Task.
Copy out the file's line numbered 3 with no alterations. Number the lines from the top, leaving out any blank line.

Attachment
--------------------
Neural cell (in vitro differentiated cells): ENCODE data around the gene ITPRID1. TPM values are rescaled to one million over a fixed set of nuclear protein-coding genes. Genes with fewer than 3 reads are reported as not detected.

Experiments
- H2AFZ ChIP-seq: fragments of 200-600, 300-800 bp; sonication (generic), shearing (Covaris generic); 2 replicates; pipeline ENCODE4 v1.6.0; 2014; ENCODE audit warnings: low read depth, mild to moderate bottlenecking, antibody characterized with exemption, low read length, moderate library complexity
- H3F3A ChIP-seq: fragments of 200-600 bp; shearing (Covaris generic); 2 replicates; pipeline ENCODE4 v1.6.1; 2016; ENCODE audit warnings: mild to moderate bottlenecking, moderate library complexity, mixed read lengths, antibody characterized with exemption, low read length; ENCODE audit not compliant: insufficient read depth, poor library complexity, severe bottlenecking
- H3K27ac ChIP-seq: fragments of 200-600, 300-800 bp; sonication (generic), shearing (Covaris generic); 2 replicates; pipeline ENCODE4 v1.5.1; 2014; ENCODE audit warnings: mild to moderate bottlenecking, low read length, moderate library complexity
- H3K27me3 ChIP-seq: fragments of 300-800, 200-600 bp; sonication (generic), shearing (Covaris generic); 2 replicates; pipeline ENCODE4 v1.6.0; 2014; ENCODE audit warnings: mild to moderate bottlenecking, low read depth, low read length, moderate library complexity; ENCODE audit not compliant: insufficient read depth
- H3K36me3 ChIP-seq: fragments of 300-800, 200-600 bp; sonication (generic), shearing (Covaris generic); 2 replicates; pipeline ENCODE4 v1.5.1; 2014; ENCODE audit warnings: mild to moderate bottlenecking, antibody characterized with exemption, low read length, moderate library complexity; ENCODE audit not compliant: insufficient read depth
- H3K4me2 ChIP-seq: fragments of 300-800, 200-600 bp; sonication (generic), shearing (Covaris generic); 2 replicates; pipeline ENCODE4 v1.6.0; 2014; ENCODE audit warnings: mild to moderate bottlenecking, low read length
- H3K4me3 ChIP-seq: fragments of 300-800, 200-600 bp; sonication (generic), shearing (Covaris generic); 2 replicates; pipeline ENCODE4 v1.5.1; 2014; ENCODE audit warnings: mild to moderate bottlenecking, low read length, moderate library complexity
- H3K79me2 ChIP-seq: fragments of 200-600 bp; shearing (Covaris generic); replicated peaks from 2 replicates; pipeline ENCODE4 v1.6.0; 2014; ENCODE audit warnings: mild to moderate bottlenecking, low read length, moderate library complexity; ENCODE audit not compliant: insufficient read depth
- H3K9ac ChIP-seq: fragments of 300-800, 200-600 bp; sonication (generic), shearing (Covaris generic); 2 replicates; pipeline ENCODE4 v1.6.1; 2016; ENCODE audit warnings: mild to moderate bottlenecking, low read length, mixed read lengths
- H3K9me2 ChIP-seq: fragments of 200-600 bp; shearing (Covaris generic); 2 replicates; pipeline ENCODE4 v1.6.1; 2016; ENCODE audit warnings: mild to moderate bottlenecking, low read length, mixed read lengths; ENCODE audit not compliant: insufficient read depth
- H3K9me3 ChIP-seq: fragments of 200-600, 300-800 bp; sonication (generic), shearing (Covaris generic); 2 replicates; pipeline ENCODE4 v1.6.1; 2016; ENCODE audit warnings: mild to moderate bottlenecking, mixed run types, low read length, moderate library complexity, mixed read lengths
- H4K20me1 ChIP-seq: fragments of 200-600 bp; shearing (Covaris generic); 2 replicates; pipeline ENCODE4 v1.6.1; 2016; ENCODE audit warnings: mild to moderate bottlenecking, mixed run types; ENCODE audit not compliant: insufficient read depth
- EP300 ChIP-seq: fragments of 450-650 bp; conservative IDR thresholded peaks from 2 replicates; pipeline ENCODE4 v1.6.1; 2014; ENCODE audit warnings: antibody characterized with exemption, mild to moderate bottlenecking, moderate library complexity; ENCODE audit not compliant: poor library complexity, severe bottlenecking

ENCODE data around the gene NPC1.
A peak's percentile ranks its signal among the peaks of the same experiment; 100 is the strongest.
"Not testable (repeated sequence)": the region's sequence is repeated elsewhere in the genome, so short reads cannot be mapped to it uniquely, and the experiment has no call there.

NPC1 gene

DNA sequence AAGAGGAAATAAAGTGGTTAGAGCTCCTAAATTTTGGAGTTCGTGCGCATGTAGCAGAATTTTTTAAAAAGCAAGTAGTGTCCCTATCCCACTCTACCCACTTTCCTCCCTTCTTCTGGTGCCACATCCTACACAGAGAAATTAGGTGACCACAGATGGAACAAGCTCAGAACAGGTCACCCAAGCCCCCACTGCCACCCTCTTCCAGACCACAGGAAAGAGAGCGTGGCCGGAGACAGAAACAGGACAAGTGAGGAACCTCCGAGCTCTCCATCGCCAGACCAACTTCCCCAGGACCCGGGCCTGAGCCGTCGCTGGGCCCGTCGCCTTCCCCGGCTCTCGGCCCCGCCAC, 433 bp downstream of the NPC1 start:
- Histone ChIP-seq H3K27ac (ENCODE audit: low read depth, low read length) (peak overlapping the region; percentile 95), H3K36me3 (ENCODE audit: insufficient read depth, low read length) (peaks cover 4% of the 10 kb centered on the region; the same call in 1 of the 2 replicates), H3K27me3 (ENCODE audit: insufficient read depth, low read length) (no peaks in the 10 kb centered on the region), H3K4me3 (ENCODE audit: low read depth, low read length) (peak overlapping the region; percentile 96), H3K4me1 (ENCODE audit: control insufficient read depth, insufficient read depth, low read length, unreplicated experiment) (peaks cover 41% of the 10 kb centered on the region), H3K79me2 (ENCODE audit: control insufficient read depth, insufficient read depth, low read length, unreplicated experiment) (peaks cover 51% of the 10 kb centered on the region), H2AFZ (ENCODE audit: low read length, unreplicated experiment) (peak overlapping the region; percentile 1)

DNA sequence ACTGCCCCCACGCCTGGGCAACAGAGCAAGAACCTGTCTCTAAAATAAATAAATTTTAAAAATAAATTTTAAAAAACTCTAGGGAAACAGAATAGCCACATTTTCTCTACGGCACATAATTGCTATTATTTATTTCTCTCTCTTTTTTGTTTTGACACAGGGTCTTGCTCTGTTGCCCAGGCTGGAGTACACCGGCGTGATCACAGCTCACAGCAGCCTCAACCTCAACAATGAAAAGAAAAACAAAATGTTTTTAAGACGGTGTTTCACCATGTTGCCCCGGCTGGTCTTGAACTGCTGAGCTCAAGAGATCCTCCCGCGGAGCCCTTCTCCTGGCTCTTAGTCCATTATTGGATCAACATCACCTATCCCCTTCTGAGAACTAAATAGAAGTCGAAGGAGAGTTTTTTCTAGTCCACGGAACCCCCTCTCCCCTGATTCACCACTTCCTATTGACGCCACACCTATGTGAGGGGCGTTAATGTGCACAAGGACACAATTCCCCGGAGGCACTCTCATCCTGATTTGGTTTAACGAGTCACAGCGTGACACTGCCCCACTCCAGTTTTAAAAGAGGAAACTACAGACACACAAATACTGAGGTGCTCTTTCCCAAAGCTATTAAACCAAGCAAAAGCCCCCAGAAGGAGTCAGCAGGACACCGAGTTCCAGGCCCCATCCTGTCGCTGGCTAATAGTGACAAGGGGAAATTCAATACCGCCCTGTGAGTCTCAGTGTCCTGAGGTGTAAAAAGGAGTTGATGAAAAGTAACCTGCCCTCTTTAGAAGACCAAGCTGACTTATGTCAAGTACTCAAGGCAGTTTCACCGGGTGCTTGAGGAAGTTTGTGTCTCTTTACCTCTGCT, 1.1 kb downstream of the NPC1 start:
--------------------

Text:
- H2AFZ ChIP-seq: fragments of 200-600, 300-800 bp; sonication (generic), shearing (Covaris generic); 2 replicates; pipeline ENCODE4 v1.6.0; 2014; ENCODE audit warnings: low read depth, mild to moderate bottlenecking, antibody characterized with exemption, low read length, moderate library complexity